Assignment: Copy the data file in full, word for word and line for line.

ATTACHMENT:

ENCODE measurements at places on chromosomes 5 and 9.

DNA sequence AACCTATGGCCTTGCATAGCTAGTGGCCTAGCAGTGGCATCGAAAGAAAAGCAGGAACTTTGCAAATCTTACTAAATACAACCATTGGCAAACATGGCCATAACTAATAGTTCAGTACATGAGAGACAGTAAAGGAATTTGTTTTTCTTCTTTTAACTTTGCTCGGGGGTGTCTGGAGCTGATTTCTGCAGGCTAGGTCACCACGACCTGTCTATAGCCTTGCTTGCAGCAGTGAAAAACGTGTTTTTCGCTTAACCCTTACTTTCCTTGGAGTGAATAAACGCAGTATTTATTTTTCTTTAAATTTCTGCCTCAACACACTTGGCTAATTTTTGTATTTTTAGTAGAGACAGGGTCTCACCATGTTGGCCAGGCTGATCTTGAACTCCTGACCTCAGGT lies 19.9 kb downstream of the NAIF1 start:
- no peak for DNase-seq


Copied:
ENCODE measurements at places on chromosomes 5 and 9.

DNA sequence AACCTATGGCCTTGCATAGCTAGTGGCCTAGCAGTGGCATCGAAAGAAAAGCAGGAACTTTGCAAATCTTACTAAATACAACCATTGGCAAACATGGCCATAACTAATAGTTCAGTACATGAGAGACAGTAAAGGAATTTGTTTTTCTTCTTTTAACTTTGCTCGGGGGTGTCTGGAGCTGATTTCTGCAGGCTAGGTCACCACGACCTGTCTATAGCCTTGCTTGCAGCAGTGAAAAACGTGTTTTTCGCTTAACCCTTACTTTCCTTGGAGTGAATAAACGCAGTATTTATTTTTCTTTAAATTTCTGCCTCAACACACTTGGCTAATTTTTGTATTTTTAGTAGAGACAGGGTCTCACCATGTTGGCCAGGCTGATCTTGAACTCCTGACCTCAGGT lies 19.9 kb downstream of the NAIF1 start:
- no peak for DNase-seq